*11/22/08: Yuvvraaj movie review added at this link*
The Urdu language was formulated using Faarsi (i.e. Persian), Hindi (and inherently Sanskrit), and Arabic. Upon listening to Mastam Mastam from the soundtrack to Yuvvraaj, one is convinced the song is an example of the synergistic quality the formulators were striving for. It offers a light-hearted take on a man proposing to the love of his life. I think it has three participants:
- The man, sarcastically referred to as 'Rustam'. In Persian mythology, Rustam was most well known for bravery. The reference is relevant (albeit in jest) because he has mustered the courage to formally seek the hand of the woman. 'Shustam', I think, carries no meaning. I'm not sure whether 'dangling syllable(s)' is a term, but if it isn't, I just coined it :) That's what 'Shustam' offers. An external example of this might be 'vil' and 'vyaar' in 'Dil Vil Pyaar Vyaar'. Sonu Nigam lends his voice (though not exclusively) to this character.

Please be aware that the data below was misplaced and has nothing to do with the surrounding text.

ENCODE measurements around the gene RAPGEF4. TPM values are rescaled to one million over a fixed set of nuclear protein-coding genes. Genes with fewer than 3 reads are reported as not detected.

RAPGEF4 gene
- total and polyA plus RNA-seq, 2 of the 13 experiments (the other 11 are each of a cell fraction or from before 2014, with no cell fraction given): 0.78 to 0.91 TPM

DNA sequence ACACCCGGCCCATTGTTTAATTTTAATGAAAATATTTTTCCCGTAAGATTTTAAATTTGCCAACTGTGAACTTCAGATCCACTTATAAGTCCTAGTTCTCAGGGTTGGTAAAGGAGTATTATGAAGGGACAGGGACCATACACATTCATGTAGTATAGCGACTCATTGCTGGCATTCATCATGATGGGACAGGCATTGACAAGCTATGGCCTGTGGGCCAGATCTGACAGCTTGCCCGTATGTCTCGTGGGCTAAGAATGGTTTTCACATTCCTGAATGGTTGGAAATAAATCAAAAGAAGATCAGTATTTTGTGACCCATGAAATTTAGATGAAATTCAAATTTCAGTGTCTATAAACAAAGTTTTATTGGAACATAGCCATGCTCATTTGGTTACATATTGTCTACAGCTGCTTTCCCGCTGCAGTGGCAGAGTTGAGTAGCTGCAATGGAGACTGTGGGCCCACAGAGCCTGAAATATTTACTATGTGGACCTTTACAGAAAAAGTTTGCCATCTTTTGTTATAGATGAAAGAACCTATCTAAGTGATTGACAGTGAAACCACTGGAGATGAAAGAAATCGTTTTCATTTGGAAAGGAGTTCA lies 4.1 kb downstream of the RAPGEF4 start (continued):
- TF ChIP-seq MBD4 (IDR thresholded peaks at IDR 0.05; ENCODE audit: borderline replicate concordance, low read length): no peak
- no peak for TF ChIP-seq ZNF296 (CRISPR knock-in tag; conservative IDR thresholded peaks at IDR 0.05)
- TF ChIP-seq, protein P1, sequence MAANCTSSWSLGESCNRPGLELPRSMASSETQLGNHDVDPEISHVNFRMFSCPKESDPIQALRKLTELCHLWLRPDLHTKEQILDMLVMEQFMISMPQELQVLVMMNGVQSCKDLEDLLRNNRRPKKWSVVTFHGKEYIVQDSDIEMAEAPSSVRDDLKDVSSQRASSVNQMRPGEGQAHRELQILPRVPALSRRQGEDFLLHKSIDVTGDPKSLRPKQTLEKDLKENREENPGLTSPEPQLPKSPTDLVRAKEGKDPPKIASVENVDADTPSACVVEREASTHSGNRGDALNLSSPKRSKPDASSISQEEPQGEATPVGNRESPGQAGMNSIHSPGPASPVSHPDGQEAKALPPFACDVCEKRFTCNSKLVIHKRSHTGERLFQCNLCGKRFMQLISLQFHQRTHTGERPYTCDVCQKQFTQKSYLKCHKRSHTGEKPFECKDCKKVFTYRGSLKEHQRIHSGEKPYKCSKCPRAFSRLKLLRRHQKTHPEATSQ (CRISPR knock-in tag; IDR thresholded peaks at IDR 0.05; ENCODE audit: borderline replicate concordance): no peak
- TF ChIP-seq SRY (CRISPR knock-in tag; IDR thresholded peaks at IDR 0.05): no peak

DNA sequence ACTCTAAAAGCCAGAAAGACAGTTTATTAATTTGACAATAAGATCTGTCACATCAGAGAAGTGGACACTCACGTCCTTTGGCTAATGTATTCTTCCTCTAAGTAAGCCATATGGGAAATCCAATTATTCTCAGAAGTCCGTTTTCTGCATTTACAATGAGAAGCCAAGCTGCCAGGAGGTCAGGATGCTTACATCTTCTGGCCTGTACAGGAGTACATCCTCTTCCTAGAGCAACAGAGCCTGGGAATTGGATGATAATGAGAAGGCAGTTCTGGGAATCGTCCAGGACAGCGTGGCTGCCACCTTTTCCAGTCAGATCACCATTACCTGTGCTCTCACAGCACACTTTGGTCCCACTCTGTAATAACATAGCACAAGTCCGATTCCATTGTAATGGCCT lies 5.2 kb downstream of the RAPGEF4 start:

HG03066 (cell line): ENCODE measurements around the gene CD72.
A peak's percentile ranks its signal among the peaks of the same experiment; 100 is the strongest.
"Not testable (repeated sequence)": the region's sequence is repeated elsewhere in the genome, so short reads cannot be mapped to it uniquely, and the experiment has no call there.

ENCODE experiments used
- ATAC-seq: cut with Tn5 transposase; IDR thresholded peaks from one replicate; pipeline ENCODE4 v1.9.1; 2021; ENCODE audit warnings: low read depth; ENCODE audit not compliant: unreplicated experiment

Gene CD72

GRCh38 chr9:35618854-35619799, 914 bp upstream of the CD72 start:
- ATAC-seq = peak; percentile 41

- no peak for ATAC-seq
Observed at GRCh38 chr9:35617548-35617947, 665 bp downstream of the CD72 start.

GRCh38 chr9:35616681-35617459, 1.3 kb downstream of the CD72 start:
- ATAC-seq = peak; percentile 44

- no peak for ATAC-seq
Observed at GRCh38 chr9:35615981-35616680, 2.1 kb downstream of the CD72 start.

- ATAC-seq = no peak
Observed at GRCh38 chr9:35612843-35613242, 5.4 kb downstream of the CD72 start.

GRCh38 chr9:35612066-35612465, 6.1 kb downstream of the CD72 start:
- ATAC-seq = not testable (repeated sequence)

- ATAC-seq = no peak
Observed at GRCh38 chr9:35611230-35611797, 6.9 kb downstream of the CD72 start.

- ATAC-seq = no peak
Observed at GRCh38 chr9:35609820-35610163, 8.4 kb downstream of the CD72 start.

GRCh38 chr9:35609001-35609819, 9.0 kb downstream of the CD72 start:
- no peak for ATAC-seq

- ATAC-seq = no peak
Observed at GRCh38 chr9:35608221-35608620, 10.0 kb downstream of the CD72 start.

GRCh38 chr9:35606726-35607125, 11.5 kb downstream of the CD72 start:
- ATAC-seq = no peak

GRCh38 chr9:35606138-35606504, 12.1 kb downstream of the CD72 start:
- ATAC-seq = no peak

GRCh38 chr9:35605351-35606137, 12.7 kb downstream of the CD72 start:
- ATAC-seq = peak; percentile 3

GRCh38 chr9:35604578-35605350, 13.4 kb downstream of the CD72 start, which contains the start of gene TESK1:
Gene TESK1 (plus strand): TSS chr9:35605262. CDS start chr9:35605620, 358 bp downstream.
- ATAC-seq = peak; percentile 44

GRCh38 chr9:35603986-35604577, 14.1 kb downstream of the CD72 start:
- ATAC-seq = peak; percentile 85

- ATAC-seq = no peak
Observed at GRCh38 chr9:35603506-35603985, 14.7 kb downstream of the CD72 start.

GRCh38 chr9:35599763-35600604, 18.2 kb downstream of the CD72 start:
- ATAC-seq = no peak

- The woman, being proposed to. Alka Yagnik lends her voice (though not exclusively) to this character.
- The audience, looking in and providing commentary. Sonu, Alka, and chorus, are all involved here. Heck, so is the music!
Which of #s 1, 2, and 3 are singing each piece in the song? You be the judge. And who is the Rustam being referred to? Is it one of these, or is there a fourth? (This is not a trick question.)
What do you think is its biggest strength? Is it the music (A. R. Rahman)? Or the vocals (Sonu Nigam, Alka Yagnik, and others)? Or the lyrics (Gulzar)?
The only disclaimer to the translation is that I've relied on my very little knowledge of Faarsi and consulted a dictionary to look for possible interpretations of the first couplet which is repeated at various intervals. If the translation to the Faarsi couplet isn't accurate, I'm confident it's not too far from the intended meaning.
Also see: Lyrics and translation of the following songs from Yuvvraaj:
Tu Hi Toh Meri Dost Hai | Dil Ka Rishta